• Lawyer

    Matthew B.
    I completely agree with your article. I'm only a third year call and I began struggling with this issue while I was still articling.

    In addition to what you set out above, a further wrinkle I have identified, is the fact that lawyers want to provide the best service possible while clients want to receive the best service possible as cheap as possible. Providing the best service possible, especially in the litigation context, means spending what can seem like an excessive amount of time on files. How many times have we all heard that the key to being a good litigator is obscene amounts of preparation. In my mind, this only adds to the inherent billing conflict. In the world of hour-based billing the only way to provide the best service possible is to bill more time. If you bill too much you're hurting the client's pocketbook, if you bill too little you're likely hurting the client's interests or chances of success.
  • Lawyer

    Paul Harricks
    I am old enough (barely) to remember when the prevailing approach was to issue an invoice with a flat fee, often after discussion with the client. The time expended was only one of several factors taken into account in setting the fee. It was mostly because of client pressure to be more transparent that firms moved to using the more "objective" hourly rate. We are coming full circle, it seems. Not a bad thing, but some historical perspective is always helpful
  • just the facts

    Pablo 5
    The 60 storey office building where I work was built on a fixed price contract between builder and owner. Yes there were unexpected events and changes but they worked it out without drama and gnashing of teeth. Surely no legal issue is so complex and unpredictable that fixed costs or fixed progress milestones payments are impossible? The billable hour merely shifts the risk to the client rather than being born by the lawyer who has more control over the costs.
  • Lawyer

    Kenneth Pope
    Virtually all of my billing is fixed fee. it's a constant process seeing that fixed fees provide a proper return on time and effort. I find that it makes collecting on accounts simple, clients know what the fee will be when they sign the retainer, and don't hesitate to pay accounts when rendered.
  • lawyer

    Peter Waldmann
    The problem with this premise is that the inherent conflict of interest between lawyers and their clients is based on the lawyer wishing to earn more and the client wishing to pay less. Whether the billing is by hour, or by block fee, or by any other method, this conflict is embedded. That is not to say it is unameliorable and morbid. However, the solution lies elsewhere than in shifting the money from a billable hour base to a different paradigm.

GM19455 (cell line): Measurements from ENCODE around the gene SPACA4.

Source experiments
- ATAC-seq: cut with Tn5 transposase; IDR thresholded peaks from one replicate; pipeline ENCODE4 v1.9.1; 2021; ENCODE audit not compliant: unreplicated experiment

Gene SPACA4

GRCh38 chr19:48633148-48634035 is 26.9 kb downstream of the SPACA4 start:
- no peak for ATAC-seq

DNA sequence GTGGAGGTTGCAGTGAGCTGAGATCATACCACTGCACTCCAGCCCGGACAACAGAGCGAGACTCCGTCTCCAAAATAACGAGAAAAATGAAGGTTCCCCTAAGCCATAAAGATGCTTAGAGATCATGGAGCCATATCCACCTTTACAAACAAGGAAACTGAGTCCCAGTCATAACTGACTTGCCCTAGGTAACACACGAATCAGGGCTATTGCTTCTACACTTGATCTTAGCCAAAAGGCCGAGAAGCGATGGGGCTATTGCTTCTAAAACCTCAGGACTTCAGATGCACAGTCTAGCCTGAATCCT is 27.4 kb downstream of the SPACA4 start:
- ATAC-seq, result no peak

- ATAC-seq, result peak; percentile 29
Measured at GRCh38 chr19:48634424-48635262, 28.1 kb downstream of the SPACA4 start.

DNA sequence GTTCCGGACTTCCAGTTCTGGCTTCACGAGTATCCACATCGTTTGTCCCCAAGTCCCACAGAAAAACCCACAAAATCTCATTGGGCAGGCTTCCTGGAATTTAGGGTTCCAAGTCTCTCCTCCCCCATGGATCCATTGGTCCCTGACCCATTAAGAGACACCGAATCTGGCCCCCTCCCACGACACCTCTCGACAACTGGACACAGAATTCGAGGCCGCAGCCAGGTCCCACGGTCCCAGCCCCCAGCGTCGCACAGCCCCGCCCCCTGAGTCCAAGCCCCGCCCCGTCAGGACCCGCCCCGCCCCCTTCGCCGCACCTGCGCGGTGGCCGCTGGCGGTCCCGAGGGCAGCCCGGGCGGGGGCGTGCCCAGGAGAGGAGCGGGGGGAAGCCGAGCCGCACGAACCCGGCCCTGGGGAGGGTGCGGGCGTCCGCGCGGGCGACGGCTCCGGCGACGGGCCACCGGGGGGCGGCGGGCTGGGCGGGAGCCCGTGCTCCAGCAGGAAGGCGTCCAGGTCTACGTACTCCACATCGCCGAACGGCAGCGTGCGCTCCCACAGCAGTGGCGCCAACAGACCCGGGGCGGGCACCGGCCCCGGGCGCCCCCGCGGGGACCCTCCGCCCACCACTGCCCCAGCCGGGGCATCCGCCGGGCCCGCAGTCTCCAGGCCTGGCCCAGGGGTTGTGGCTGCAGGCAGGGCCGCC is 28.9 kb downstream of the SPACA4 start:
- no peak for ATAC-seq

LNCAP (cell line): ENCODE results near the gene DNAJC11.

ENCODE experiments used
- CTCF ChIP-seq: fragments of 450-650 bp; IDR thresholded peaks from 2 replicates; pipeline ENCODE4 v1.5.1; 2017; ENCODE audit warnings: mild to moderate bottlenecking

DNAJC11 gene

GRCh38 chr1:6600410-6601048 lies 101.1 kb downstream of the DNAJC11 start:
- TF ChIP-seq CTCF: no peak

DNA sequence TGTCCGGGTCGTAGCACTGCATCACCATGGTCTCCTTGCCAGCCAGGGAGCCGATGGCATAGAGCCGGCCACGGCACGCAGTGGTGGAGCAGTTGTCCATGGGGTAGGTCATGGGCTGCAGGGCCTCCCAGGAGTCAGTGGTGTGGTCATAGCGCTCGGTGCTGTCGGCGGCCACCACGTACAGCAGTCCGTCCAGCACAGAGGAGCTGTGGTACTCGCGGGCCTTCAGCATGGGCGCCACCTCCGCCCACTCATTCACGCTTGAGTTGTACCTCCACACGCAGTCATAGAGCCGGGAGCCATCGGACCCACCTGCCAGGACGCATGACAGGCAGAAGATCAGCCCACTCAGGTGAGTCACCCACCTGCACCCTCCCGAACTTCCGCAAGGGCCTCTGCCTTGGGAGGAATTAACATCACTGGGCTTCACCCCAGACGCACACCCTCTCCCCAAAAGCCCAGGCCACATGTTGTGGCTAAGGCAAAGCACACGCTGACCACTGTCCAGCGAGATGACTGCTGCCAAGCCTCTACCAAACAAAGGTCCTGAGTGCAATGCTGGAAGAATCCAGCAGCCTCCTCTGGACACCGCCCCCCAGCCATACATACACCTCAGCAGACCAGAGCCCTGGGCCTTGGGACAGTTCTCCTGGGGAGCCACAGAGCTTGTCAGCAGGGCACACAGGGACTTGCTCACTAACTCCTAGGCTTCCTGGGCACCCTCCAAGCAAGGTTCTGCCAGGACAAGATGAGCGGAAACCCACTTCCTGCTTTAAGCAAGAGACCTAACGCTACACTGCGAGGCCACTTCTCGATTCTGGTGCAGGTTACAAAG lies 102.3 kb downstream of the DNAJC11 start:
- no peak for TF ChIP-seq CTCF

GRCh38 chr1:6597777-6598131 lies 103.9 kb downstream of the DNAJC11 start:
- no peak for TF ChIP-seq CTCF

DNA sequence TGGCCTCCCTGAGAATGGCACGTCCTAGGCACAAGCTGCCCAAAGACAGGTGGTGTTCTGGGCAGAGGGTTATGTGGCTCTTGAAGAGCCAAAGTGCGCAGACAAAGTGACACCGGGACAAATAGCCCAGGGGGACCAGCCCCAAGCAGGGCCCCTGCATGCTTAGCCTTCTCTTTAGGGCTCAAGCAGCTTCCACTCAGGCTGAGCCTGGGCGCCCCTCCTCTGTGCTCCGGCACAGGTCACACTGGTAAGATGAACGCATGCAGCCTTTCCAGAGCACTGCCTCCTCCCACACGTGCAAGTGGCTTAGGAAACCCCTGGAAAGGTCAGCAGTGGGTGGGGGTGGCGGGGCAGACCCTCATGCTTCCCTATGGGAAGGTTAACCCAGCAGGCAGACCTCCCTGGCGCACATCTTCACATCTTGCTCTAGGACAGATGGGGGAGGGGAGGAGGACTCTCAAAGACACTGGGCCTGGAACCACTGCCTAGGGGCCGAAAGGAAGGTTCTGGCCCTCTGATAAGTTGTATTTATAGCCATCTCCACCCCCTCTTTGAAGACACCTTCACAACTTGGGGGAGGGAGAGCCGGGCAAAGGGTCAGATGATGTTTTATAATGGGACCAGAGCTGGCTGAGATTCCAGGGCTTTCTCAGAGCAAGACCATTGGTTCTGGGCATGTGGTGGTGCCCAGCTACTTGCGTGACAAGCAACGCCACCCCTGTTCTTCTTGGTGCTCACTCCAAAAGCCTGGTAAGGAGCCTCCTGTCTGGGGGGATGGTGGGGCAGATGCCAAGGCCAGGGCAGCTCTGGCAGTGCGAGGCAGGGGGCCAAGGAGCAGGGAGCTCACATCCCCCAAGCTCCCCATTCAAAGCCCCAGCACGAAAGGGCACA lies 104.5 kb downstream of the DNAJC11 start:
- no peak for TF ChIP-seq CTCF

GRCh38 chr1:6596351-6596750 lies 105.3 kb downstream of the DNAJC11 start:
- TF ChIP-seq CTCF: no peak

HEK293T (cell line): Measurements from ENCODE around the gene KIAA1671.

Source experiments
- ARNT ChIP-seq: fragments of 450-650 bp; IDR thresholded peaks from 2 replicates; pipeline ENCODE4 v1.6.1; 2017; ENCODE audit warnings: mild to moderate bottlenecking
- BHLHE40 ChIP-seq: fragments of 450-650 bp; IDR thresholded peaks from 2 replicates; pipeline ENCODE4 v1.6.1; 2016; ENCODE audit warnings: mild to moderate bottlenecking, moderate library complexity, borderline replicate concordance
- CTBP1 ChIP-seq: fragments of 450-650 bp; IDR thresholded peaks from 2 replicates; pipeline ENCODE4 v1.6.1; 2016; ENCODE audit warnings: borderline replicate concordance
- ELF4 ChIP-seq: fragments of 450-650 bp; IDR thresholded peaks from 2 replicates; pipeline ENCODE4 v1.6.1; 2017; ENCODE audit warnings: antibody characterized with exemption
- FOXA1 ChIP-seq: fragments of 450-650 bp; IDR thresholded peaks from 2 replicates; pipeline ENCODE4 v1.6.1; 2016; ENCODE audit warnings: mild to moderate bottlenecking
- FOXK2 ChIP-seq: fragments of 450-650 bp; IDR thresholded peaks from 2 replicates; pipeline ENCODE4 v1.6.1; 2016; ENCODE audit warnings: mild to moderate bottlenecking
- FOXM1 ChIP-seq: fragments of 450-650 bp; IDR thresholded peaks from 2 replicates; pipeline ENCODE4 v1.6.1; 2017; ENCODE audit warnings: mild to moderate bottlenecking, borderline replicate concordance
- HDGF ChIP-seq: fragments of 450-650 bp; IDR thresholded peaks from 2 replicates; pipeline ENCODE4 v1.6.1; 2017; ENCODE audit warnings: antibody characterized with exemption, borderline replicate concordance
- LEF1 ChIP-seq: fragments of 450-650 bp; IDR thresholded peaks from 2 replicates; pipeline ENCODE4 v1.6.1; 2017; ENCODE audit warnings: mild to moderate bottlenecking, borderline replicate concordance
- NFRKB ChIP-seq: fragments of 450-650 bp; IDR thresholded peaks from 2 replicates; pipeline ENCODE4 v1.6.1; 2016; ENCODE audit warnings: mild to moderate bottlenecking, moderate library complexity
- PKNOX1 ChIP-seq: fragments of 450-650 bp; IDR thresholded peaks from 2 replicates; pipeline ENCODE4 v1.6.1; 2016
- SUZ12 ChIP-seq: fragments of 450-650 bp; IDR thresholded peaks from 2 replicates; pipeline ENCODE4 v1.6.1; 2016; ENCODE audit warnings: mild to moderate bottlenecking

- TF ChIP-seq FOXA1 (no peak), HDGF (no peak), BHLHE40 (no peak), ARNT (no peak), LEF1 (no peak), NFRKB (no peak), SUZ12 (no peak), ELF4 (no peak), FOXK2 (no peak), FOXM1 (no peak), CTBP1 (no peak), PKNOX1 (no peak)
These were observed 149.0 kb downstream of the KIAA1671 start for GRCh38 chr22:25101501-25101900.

• Lawyer

    Bradley Wright
    What is an hourly rate? It is a fixed fee for one hour's worth of legal advice. I do almost all my work on fixed fees, but much of law does not lend itself to that. In litigation, for example, a fixed fee is a guess. If the guess proves unrealistic, it is changed lest the lawyer lose interest in the file. The best way to ensure that lawyers do not waste time on a file is to make sure that they are so busy that they do not have to. Instead, we are graduating lawyers at a rate five time greater than population growth. Keep that up and someday lawyers will have one client each from whom to earn their entire annual incomes. Too few lawyers is bad for a society. Right behind it in harm is too many lawyers. See the USA. The government wastes money spewing out unneeded lawyers; the law schools do it for the revenue; the Law Society does nothing about it; and everybody, including (especially) the public loses.
  • Lawyer

    Jashandeep Atwal
    we are graduating lawyers at a rate five time greater than population growth. Keep that up and someday lawyers will have one client each from whom to earn their entire annual incomes. Too few lawyers is bad for a society. Right behind it in harm is too many lawyers. See the USA. The government wastes money spewing out unneeded lawyers; the law schools do it for the revenue; the Law Society does nothing about it; and everybody, including (especially) the public loses.
    I strongly agree with this and have always felt the same